The ADA Does Not Require Businesses to Give Indefinite Leave

Posted by Jeanine Gagliardi on Mon, 03/18/2013 - 04:00

In some circumstances, federal law requires an employer to reasonably accommodate an employee with a disability. It can be difficult for an employer to determine what "reasonable" means. The United States District Court for the District of Maryland recently opined that an indefinite period of medical leave is not a reasonable accommodation. Accordingly, the ADA does not require an employer to grant an employee with a disability an indefinite period of leave.

In the case, an employer declined to grant its employee an indefinite period of leave. The employee, a correctional officer, took medical leave to undergo treatment for breast cancer. The officer used all of her paid sick leave, all of her personal leave, and all leave available to her under the Family and Medical Leave Act. She also used leave that was donated by other employees.

After the officer had been out of work for approximately nine months, her employer placed her on medical leave without pay. As a result, the officer was separated from payroll and would have to go through a reinstatement process in order to return to work. At the time that she was separated from payroll, the officer did not provide the employer with a date on which she would be able to return to work. The officer did eventually go through the reinstatement process and returned to work at a different correctional facility.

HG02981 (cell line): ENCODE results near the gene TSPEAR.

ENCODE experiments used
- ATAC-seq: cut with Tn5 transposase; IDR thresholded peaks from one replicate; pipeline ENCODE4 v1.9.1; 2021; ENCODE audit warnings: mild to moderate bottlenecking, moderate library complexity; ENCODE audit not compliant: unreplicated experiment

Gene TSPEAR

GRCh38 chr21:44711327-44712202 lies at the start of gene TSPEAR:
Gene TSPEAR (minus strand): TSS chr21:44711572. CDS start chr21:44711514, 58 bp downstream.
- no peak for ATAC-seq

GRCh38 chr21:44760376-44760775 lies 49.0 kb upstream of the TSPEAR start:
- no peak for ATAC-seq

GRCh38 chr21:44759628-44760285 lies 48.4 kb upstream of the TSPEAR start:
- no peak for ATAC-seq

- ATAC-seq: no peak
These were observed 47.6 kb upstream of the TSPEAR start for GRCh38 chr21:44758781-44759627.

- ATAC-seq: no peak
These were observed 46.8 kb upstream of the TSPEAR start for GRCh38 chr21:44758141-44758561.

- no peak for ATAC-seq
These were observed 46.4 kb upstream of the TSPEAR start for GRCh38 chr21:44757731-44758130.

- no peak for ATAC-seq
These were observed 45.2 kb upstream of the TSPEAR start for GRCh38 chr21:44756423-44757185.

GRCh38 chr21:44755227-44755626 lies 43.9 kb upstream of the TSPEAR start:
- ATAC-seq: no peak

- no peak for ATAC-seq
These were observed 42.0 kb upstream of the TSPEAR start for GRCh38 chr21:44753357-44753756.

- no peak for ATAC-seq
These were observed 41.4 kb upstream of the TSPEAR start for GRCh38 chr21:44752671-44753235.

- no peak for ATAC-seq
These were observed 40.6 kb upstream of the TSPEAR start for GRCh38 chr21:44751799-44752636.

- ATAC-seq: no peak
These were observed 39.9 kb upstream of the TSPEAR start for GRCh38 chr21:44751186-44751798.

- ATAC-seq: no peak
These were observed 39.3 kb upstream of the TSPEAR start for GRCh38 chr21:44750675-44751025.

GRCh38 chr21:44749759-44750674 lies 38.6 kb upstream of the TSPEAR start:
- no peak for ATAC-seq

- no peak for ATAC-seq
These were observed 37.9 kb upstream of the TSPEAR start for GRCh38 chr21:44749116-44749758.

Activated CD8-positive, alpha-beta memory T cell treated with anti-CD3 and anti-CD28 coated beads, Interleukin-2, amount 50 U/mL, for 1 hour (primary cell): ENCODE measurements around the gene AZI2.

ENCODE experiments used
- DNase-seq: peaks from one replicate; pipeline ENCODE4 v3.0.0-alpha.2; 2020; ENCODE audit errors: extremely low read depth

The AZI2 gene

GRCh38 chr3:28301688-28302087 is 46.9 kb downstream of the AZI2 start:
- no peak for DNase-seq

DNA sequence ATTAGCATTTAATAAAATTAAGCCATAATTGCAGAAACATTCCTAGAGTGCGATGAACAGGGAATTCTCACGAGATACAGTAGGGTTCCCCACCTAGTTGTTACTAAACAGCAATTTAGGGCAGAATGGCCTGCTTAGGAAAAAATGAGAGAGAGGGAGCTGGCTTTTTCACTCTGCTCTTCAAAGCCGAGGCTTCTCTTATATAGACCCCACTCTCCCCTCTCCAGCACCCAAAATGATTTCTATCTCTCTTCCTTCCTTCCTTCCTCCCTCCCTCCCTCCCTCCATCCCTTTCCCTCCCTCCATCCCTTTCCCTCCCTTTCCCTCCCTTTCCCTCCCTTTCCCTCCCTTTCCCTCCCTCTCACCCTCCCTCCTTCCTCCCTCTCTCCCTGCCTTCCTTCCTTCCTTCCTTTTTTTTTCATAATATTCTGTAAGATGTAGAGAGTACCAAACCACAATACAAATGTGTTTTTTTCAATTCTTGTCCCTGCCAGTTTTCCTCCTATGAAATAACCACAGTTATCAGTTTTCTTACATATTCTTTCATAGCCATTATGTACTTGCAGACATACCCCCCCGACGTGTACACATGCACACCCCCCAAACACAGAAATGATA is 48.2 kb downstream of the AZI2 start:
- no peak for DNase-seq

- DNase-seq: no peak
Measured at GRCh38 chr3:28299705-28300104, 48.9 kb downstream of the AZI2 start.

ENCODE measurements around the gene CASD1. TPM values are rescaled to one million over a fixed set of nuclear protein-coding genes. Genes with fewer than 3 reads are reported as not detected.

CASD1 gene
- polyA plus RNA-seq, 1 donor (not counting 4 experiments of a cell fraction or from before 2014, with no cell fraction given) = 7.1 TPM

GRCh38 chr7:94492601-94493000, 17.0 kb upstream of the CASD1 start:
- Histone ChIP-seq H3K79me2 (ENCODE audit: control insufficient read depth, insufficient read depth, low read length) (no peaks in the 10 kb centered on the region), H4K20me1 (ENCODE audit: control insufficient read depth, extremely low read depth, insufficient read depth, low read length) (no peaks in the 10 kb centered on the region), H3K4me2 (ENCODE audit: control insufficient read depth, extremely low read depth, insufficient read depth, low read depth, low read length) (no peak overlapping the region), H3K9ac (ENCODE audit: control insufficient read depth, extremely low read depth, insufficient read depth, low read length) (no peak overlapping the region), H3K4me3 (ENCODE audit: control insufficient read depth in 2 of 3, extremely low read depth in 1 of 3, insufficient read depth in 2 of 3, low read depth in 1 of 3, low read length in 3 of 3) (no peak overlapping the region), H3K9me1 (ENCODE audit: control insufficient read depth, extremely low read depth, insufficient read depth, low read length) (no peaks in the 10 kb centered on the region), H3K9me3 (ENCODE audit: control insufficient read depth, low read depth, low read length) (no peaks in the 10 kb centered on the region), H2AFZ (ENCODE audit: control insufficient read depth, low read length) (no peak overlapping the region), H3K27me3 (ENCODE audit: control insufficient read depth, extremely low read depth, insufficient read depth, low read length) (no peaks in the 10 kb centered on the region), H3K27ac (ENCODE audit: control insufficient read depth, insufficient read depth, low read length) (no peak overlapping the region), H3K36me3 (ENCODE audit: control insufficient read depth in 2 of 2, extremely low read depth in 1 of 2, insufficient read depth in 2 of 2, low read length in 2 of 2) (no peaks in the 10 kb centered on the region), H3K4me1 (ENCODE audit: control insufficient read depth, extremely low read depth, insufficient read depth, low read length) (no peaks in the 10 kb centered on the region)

The officer sued, claiming that she had been terminated in violation of federal law. The court summarily rejected the officer’s claim. Reasoning that additional leave is a reasonable accommodation only where the leave (1) is for a finite period of time and (2) is reasonably likely to enable the employee to return to work, the court concluded that, under the circumstances, the employer was not required to grant the officer additional leave.

Although determining the reasonableness of a requested accommodation is typically a fact-intensive inquiry that depends on the circumstances of each situation, the case provides some guidance for businesses facing a request for leave.

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